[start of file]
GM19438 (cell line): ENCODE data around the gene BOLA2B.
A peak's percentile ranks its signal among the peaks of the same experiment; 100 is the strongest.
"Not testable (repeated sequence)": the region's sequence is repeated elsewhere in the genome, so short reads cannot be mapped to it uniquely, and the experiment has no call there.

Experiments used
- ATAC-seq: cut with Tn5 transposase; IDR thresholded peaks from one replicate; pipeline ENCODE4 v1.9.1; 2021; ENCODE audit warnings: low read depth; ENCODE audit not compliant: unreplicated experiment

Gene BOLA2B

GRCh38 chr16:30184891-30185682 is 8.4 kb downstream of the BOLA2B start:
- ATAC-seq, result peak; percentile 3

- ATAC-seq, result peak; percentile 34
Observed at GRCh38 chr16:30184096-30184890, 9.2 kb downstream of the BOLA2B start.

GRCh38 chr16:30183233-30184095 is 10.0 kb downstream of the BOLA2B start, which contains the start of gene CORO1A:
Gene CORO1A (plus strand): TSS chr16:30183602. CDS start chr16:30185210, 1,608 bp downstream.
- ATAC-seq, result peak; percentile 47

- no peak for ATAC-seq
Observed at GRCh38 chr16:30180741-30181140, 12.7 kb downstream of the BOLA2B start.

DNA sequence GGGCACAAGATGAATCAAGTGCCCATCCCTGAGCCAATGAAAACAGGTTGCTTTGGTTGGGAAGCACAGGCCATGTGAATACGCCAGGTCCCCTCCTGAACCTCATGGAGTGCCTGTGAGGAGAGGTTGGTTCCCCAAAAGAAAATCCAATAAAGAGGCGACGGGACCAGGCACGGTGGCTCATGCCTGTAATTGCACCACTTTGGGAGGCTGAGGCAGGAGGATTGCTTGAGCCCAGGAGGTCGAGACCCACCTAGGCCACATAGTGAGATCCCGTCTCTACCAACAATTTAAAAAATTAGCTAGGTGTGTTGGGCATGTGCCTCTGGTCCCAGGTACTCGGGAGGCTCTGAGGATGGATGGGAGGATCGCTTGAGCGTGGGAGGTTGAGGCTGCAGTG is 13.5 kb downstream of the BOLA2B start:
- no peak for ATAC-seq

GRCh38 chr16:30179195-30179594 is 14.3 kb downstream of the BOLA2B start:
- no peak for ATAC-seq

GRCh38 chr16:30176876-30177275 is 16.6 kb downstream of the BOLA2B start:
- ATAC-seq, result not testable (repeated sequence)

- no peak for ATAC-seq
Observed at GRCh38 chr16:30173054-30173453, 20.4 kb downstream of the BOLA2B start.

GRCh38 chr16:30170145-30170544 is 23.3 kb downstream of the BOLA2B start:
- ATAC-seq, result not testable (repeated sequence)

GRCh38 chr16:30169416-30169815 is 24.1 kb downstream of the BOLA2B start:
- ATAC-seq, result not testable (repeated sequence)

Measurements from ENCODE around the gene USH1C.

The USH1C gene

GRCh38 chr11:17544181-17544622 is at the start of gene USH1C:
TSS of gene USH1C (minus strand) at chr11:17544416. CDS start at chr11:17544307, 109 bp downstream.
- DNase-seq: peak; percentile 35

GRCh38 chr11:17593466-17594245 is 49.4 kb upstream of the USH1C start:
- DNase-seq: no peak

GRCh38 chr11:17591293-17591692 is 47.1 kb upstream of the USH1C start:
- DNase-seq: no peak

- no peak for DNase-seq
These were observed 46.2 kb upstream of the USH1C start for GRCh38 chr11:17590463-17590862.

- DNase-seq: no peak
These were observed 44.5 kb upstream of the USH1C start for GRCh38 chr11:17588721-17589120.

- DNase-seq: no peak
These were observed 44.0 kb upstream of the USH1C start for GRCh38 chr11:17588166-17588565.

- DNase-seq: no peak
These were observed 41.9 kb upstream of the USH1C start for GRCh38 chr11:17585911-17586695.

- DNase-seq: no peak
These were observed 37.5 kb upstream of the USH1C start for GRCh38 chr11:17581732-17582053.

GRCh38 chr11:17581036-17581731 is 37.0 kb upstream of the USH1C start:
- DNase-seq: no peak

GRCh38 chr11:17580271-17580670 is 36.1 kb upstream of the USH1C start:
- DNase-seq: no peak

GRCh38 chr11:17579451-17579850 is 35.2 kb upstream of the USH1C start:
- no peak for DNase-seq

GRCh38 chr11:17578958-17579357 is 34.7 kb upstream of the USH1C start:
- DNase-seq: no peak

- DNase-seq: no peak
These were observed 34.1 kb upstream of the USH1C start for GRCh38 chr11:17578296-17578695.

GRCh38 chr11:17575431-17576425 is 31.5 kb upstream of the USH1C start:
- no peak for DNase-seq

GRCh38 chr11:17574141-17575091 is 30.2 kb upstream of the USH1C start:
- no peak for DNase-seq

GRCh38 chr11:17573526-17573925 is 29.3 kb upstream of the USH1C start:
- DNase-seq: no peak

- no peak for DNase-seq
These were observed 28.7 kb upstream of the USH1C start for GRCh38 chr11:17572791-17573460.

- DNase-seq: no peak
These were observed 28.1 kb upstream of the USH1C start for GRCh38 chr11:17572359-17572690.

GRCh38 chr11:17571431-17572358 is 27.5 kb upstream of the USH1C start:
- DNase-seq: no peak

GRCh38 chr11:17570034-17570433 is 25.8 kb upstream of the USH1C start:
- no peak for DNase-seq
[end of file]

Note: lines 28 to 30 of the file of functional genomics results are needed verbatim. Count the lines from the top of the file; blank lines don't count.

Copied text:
Measurements from ENCODE around the gene USH1C.

The USH1C gene

GRCh38 chr11:17544181-17544622 is at the start of gene USH1C: